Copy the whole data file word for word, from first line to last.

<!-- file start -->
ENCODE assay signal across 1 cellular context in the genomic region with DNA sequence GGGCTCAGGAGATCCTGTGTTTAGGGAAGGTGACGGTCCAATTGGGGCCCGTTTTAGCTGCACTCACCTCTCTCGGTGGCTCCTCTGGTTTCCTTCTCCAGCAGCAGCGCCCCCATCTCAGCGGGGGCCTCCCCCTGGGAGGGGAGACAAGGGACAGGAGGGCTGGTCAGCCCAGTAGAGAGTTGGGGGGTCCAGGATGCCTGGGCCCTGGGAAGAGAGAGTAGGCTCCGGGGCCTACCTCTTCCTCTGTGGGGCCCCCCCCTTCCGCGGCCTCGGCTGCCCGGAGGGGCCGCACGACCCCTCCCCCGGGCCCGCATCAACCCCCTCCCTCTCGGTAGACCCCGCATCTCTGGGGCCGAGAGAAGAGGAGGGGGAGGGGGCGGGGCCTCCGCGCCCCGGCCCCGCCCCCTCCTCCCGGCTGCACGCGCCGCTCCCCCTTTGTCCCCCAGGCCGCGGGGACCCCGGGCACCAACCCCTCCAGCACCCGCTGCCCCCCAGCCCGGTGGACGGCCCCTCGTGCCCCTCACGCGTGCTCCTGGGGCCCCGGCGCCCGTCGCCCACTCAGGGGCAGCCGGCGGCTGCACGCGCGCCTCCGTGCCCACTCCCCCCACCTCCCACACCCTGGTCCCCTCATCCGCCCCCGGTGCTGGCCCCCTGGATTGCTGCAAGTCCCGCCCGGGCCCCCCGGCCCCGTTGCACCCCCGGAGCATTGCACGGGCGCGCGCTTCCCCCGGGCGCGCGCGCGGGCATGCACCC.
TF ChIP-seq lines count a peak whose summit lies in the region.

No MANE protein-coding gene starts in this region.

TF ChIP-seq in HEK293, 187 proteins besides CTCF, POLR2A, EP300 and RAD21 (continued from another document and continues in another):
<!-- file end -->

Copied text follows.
ENCODE assay signal across 1 cellular context in the genomic region with DNA sequence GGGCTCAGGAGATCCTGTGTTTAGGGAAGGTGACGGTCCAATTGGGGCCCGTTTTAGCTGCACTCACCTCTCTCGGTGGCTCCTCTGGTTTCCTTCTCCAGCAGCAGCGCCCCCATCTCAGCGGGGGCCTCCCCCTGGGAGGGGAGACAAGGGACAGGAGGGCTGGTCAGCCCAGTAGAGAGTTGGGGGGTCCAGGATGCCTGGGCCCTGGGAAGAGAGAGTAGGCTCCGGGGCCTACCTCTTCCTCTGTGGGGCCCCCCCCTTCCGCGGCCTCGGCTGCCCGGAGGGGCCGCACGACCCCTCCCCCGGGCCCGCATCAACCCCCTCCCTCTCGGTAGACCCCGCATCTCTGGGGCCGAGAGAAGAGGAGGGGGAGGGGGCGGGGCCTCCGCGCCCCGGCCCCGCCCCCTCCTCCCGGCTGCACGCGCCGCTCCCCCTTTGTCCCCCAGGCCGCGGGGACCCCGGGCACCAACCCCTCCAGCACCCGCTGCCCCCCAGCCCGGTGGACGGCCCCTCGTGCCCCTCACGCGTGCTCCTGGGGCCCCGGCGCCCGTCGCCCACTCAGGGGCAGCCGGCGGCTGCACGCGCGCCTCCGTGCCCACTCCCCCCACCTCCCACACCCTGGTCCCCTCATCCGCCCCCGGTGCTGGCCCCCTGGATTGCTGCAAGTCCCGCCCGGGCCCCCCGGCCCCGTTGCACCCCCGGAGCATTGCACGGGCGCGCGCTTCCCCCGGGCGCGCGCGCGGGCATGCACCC.
TF ChIP-seq lines count a peak whose summit lies in the region.

No MANE protein-coding gene starts in this region.

TF ChIP-seq in HEK293, 187 proteins besides CTCF, POLR2A, EP300 and RAD21 (continued from another document and continues in another):